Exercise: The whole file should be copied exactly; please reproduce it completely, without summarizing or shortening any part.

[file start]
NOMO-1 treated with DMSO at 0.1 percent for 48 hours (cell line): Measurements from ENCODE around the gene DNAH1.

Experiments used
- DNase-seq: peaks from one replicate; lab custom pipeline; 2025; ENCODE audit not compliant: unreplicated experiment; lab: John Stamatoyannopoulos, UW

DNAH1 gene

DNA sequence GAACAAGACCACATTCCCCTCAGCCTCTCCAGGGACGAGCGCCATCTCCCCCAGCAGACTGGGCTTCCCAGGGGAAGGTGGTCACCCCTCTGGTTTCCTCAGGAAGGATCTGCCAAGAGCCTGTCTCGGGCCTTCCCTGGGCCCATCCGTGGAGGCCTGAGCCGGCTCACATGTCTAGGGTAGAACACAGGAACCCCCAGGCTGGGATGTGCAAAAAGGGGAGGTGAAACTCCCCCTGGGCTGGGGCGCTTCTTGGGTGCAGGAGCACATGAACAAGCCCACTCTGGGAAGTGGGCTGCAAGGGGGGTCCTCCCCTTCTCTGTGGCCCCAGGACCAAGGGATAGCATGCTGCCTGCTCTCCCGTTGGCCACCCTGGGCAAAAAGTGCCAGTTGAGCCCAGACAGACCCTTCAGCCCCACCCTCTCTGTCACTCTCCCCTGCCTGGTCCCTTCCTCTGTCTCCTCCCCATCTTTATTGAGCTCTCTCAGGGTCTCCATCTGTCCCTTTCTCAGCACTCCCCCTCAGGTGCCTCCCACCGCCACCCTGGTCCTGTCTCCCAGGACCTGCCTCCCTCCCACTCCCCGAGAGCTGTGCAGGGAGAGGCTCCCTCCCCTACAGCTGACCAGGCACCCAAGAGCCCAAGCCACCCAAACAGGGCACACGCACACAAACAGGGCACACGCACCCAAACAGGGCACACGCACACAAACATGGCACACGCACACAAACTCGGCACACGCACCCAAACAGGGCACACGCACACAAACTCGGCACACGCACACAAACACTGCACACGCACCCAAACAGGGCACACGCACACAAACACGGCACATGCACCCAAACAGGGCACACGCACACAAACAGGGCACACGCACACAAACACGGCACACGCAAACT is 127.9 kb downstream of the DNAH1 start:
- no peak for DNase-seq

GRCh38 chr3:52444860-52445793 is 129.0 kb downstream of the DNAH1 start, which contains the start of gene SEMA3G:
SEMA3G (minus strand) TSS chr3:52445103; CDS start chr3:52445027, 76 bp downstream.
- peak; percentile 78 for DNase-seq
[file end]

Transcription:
NOMO-1 treated with DMSO at 0.1 percent for 48 hours (cell line): Measurements from ENCODE around the gene DNAH1.

Experiments used
- DNase-seq: peaks from one replicate; lab custom pipeline; 2025; ENCODE audit not compliant: unreplicated experiment; lab: John Stamatoyannopoulos, UW

DNAH1 gene

DNA sequence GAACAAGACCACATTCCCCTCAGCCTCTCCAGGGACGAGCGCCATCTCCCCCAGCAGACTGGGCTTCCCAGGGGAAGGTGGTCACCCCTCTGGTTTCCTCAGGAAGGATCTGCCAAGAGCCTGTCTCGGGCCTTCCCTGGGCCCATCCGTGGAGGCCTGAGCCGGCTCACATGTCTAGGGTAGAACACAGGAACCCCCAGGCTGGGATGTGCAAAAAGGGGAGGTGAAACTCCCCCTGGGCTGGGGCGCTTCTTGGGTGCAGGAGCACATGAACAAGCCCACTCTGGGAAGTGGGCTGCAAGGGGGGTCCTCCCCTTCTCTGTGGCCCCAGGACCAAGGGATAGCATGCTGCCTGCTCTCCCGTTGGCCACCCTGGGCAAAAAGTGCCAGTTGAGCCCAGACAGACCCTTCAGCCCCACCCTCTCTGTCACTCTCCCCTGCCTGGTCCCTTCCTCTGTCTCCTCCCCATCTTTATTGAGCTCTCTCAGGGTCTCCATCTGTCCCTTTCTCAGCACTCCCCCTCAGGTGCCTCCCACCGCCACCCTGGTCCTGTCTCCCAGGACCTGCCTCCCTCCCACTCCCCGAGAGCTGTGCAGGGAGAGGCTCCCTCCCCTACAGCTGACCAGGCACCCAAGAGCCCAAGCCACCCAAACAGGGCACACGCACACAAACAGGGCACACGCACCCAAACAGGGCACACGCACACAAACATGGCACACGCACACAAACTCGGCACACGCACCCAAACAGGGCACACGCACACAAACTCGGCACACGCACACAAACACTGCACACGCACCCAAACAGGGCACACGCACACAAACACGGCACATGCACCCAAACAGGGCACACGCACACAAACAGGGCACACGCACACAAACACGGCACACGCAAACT is 127.9 kb downstream of the DNAH1 start:
- no peak for DNase-seq

GRCh38 chr3:52444860-52445793 is 129.0 kb downstream of the DNAH1 start, which contains the start of gene SEMA3G:
SEMA3G (minus strand) TSS chr3:52445103; CDS start chr3:52445027, 76 bp downstream.
- peak; percentile 78 for DNase-seq